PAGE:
Published by Sapere Press,
26 October 2021.
This story describes one of the earliest cases of Sherlock Holmes, set before he had established his illustrious career as an investigator and was still searching for a way to utilise his unique talents. It is recounted in a biography written by A. Stamford FRCS, who as a young man had been encouraged by John Watson to study to become a surgeon. The biography is dated 1924 but Stamford first encountered Holmes in 1876, when they were both students at St. Bartholomew’s Medical College in London. While Stamford was following the traditional route to become a surgeon, Holmes was pursuing a far wider and more esoteric course of studies, which many of his fellow students found perplexing. Although Stamford is also bemused by Holmes’ unconventional activities, he is also fascinated by his remarkable way of looking at things and his skill at deduction.
When George Luckhurst, a former college friend of Holmes, asks for help, Stamford joins Holmes in his first investigation. Luckhurst’s uncle is Dr Edgar Martinson, a resident keeper at the British Museum with particular responsibility for the Egyptian galleries. Dr Martinson claims to have seen dark figures moving across the gallery, illuminated by a soft light, in a procession that resembled the funerary rites for a dead pharaoh. Luckhurst is worried that this strange vision means that his uncle is unwell because of overwork, while Martinson is concerned that his experience might constitute a threat to the safety of the valuable artefacts housed in the museum.
Some time later, Dr Martinson’s fears seem to be borne out. While the British Museum is closed for cleaning, two guards are brutally attacked and the most precious exhibit in the Egyptian galleries, the Rosetta Stone, is stolen. Dr Birch, the keeper of Oriental Antiquities, asks Holmes and Stamford to investigate and Holmes agrees, despite the obstructive and contemptuous attitude of the obnoxious Inspector Caldwell of Scotland Yard. It soon becomes evident that Holmes has a far greater grasp on the intricacies of the case than Inspector Caldwell, but this flair for detection brings its own perils in its wake. Fortunately, although Caldwell’s sergeant starts by sharing the inspector’s attitude, he soon comes to respect Holmes’ abilities and plays a significant part in the conclusion of the mystery. This sergeant’s name is Lestrade and this heralds the start of his professional relationship with Sherlock Holmes. Holmes follows an intricate trail of clues and, with the aid of Stamford and Lestrade, baits a hazardous trap to capture the villains responsible for the theft of this great National Treasure.
Sherlock Holmes and the Rosetta Stone Mystery is the first in a new series of mysteries by this
author, which recount previously undocumented, early adventures of the iconic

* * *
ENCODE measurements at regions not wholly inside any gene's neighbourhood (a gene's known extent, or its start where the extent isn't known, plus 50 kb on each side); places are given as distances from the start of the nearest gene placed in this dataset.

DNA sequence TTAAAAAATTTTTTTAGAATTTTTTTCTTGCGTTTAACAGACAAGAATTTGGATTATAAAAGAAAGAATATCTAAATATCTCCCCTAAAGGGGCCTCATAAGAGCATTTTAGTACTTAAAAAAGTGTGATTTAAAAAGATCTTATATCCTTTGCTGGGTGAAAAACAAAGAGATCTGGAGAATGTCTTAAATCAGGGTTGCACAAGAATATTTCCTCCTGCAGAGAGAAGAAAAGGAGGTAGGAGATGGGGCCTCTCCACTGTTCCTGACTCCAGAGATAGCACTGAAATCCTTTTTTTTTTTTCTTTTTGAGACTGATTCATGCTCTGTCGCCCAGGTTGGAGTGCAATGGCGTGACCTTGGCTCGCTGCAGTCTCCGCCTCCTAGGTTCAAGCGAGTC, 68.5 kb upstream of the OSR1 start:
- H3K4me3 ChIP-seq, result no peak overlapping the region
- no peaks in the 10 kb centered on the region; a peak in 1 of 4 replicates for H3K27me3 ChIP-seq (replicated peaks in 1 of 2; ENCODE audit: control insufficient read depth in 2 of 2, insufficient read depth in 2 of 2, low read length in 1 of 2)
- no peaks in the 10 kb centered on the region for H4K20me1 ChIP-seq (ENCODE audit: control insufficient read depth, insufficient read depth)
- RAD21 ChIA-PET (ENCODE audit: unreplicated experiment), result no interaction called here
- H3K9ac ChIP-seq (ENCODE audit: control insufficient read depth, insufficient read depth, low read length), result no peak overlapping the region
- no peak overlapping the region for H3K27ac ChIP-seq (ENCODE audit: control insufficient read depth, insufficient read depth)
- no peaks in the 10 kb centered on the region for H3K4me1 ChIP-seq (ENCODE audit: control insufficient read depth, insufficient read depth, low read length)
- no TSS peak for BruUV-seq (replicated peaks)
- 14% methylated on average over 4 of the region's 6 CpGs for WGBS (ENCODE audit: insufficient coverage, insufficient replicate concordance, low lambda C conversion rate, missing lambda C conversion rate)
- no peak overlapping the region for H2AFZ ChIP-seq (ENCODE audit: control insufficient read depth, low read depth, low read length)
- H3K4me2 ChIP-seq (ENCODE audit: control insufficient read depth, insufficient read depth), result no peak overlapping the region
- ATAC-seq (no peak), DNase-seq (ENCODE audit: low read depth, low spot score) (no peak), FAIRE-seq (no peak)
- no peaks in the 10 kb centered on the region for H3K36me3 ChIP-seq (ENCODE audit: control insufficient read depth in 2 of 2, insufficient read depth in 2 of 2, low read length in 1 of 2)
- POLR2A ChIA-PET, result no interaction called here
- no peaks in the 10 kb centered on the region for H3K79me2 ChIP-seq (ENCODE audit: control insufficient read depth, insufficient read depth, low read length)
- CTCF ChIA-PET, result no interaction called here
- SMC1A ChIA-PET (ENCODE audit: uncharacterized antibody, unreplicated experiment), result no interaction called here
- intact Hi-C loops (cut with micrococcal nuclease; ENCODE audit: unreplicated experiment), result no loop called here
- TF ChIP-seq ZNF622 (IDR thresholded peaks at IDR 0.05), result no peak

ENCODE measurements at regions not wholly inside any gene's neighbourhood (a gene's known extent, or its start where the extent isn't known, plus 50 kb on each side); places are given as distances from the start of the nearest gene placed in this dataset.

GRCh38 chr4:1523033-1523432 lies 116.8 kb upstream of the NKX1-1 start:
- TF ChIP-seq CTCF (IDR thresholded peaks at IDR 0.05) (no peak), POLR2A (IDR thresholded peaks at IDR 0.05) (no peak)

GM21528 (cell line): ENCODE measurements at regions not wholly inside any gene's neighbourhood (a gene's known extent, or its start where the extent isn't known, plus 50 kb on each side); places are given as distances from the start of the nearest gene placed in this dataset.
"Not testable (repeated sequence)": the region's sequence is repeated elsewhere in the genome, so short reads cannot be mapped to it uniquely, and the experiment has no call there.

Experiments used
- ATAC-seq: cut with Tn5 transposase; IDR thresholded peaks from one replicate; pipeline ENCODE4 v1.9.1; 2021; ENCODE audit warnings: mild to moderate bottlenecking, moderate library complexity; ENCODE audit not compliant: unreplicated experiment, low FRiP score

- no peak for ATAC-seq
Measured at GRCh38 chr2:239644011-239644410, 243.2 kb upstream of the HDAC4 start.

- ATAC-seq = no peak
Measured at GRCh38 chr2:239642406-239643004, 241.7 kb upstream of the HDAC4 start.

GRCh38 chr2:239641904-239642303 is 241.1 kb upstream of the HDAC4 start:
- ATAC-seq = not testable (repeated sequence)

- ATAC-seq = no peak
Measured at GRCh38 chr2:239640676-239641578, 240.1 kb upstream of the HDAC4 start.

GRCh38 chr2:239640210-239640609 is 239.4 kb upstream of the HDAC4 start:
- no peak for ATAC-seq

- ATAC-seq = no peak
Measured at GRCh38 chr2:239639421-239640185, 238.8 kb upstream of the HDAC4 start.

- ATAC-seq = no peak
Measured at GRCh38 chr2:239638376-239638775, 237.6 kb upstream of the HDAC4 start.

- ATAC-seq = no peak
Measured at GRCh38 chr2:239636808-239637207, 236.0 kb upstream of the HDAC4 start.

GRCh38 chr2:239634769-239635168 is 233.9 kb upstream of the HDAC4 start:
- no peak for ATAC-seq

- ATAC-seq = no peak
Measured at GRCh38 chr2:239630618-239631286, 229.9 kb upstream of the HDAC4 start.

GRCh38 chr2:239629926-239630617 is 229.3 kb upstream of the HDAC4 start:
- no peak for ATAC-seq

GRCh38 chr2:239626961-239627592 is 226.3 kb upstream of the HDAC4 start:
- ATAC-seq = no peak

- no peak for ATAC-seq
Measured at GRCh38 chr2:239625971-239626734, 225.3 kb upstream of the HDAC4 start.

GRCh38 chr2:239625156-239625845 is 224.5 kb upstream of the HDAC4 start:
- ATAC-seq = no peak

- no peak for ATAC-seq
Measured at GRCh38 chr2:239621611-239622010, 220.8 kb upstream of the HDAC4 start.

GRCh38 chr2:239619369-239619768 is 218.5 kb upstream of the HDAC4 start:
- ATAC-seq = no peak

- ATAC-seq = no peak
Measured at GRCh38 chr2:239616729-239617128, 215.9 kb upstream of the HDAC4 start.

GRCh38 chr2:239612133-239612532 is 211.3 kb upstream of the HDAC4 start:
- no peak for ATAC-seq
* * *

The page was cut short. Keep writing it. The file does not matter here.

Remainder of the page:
detective. Linda Stratmann is an author who is renowned for her knowledge of
the Victorian period and this skill is apparent in the authenticity and
subtlety of the historical detail in this book. The plot is convincing as a
Holmes’ mystery and the characterisation is excellent. The original characters
are totally convincing and the introduction of Stamford as an engaging new
narrator is a brilliant innovation, bringing an exciting new aspect to the
mystery, which, in my opinion, works better than contemporary attempts to
replicate the narrative style of Doctor Watson. The amalgamation of the
original and newly-created characters is masterly, and this mystery of the
Rosetta Stone is the most authentic recreation of a Sherlock Holmes story that
I have read. This is a fascinating read, which I recommend.
Reviewer: Carol Westron
Linda Stratmann was born in Leicester in 1948 and first started scribbling stories and poems at the age of six. She became interested in true crime when watching Edgar Lustgarten on TV in the 1950s. Linda attended Wyggeston Girls Grammar School, trained to be a chemist’s dispenser, and later studied at Newcastle University where she obtained a first in Psychology. She then spent 27 years in the civil service before leaving to devote her time to writing. Linda loves spending time in libraries and archives and really enjoys giving talks on her subject.
Carol Westron is a successful author and a Creative Writing teacher. Her crime novels are set both in contemporary and Victorian times. Her first book The Terminal Velocity of Cats was published in 2013. Since then, she has since written 5 further mysteries. Carol recently gave an interview to Mystery People. To read the interview click on the link below.
To read a review of Carol latest book This Game of Ghosts
click on the title.